Careers get real in D.C.

Sixty-two undergrads with 19 different academic majors traveled to Washington this summer to explore what it’s like to live and work in the District of Columbia.

From freshmen to seniors, students learned about the ins and outs of careers in banking, politics, real estate and more from 40 Wake Forest alumni who’ve settled in the nation’s capital.

“I made a number of valuable connections that I am excited about for the future,” said junior history major Andy Heckler. “My conversations gave me an insight into different jobs that I may be interested in like finance or consulting.”

Counseling professor Heidi Robinson, who teaches for-credit personal and career development courses at Wake Forest, says students have a hunger for real career information. “Some seem to know exactly what they want to do after they graduate, but at this kind of event, they begin to recognize the vastness of their opportunities.”

Careers in the Capital: Students share what they learned in D.C.

For those who are unsure what direction their journey should take after college, there is often anxiety around answering the question, “what do you want to do when you graduate?”

Juniors and seniors in particular can become distracted by the idea that networking events should lead to immediate job and internship offers, but the coaching team in career development emphasizes the goal for these kinds of events is to leave behind a positive footprint.

“Students need to be prepared to confidently and effectively answer the question, ‘what are you interested in,’” says Robinson. “When you’re a student, there’s more forgiveness around not having all the answers. What’s important is being genuine. The person asking the question is often looking for a hook on which they can hang help.”

Preparing to ‘network’

It is difficult to pinpoint exactly how many jobs are secured through networking, but estimates suggest the number may be as high as 70 to 80 percent, so knowing how to build strong connections is critical.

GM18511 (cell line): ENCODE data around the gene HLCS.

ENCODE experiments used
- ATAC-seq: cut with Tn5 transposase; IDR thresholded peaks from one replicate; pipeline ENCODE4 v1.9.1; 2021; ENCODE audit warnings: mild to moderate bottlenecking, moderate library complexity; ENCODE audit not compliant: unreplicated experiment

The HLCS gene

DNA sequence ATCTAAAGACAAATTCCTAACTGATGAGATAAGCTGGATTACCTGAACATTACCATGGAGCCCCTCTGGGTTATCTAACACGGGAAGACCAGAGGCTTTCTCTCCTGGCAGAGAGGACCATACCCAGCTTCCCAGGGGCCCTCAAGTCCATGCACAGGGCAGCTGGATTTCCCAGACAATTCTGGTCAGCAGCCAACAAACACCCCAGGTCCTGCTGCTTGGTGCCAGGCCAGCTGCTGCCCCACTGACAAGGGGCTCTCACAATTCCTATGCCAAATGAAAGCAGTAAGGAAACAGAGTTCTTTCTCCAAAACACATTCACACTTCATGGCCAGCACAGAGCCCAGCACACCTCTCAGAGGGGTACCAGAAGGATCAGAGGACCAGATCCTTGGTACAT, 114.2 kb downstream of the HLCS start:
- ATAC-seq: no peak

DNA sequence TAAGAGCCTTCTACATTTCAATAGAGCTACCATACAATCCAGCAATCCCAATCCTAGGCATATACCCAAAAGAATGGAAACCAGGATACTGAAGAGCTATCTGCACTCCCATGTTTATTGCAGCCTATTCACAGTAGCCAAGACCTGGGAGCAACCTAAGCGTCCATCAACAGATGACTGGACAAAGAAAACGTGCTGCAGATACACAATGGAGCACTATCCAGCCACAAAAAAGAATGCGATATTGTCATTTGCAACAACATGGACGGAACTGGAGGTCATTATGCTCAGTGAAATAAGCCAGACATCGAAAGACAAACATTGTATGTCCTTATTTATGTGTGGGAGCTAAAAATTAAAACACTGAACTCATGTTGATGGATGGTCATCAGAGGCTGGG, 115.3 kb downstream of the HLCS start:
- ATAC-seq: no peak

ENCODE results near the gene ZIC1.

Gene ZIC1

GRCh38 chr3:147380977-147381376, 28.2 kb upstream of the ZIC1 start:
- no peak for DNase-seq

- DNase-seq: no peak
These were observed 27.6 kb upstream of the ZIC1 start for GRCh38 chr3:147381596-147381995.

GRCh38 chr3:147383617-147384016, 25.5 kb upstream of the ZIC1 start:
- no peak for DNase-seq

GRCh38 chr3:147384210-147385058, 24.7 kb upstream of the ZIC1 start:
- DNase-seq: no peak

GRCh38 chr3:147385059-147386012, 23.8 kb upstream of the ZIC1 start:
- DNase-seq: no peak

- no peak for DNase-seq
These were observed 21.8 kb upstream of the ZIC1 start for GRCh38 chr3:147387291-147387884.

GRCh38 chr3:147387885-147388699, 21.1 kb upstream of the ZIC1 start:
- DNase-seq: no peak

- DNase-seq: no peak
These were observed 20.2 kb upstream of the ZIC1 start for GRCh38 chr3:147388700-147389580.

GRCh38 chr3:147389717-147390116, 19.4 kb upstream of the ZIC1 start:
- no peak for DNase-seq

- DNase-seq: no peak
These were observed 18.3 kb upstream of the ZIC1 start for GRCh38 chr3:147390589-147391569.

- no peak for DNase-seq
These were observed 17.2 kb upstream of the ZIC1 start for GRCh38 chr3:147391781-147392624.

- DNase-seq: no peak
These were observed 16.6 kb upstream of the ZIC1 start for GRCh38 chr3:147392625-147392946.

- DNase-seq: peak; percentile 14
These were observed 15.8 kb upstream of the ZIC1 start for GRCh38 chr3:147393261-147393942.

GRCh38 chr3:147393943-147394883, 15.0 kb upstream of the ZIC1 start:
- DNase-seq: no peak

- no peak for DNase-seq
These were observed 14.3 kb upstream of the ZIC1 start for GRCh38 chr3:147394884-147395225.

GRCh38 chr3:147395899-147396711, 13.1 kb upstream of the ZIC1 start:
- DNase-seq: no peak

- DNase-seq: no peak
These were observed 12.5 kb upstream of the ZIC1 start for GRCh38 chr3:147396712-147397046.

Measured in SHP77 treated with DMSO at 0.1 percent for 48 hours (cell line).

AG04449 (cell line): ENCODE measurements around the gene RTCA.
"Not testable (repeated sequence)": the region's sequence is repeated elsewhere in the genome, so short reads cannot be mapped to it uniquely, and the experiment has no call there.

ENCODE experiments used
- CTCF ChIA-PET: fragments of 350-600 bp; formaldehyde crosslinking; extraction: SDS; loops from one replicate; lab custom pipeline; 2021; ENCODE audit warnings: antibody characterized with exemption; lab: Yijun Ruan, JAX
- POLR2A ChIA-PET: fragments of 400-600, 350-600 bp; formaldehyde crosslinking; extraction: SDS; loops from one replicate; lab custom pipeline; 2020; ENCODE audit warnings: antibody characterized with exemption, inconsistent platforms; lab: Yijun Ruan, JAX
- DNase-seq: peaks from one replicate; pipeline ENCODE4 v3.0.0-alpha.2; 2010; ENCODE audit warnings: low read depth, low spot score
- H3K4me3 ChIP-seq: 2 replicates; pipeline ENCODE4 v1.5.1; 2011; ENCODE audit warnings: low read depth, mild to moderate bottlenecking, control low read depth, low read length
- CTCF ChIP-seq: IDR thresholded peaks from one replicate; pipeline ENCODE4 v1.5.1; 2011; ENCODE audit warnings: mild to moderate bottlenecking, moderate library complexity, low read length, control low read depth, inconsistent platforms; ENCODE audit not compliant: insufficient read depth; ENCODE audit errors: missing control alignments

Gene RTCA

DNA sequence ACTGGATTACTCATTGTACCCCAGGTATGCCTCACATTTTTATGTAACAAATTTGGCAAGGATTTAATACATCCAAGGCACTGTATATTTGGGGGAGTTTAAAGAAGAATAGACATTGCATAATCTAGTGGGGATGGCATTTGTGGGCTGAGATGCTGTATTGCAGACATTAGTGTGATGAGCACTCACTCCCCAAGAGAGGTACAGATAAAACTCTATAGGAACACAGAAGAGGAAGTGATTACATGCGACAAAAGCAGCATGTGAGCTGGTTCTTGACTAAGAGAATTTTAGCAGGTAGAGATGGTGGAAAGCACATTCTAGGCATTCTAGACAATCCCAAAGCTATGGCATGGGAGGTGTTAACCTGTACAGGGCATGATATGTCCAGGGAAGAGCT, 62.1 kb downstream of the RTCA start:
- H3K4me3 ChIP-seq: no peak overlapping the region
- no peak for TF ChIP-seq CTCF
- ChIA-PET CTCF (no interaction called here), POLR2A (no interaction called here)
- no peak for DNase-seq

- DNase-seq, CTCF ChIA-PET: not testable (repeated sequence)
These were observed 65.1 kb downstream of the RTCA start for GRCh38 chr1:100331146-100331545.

Networking is about a give and take between individuals with common interests. At D.C. Connects, alumni offer their time, their career-launch feedback and insider tips. What do students give? They create a bridge back to the University by sharing all the new happenings on campus and in Winston-Salem.

“Talking with alumni about their career goals and interests helps students practice their communication skills in a safe environment, says Associate Vice President, Career Development and Corporate Programs Mercy Eyadiel. They are networking with people who really care about Wake Forest and are interested and invested in student success. Practicing in this environment makes it easier to network at campus recruiting events and in the real world.”

Still, networking at a formal event means putting on professional clothing, wearing nametags and bringing your “A” game. Stepping into this unfamiliar world can be unnerving. How can students be sure to walk away with contacts they can continue to develop?

Robinson speaks to students and alumni at D.C. Connects.

Heidi Robinson speaks to students and alumni at D.C. Connects.

“I tell students to get as many business cards as they can,” says Robinson. “On the back of those cards, they should jot down a few details about the person they talked with and their conversation.” These details, which often slip quickly from memory once the excitement of the event is over, help with crafting a thank you note or preparing for a follow-up call.

Getting to action

Whether they’ve just completed their first year or started their last, students who attend D.C. Connects return to campus more focused.

Wake Forest’s liberal arts curriculum ensures that all students get broad exposure to a wide range of disciplines — offering opportunities and flexibility that can seem both exciting and daunting.

“There are many choices in college about where to invest your time — understanding what skills are most desired for a particular field of interest, whether these are organizational, interpersonal or technical, for example, can help students make more intentional decisions,” says Robinson.

“As a student, I knew what academic subjects interested me but I had no idea how to translate that into a career,” says Ryan Ramsey, a 2003 D.C. Connects alumnus who works as Chief of Staff in the Office of Legislative Affairs at the Department of Homeland Security. “I’m honored to play a small role in helping students transition into professionals.”

A $1.5 million grant from the Kirby Foundation has enabled more opportunities for students to be able to attend Wake Forest career networking events. The funds help with experiential learning and professional development expenses.

Categories: Alumni, For Alumni, For Parents, Mentoring, Personal and Career Development, Top Stories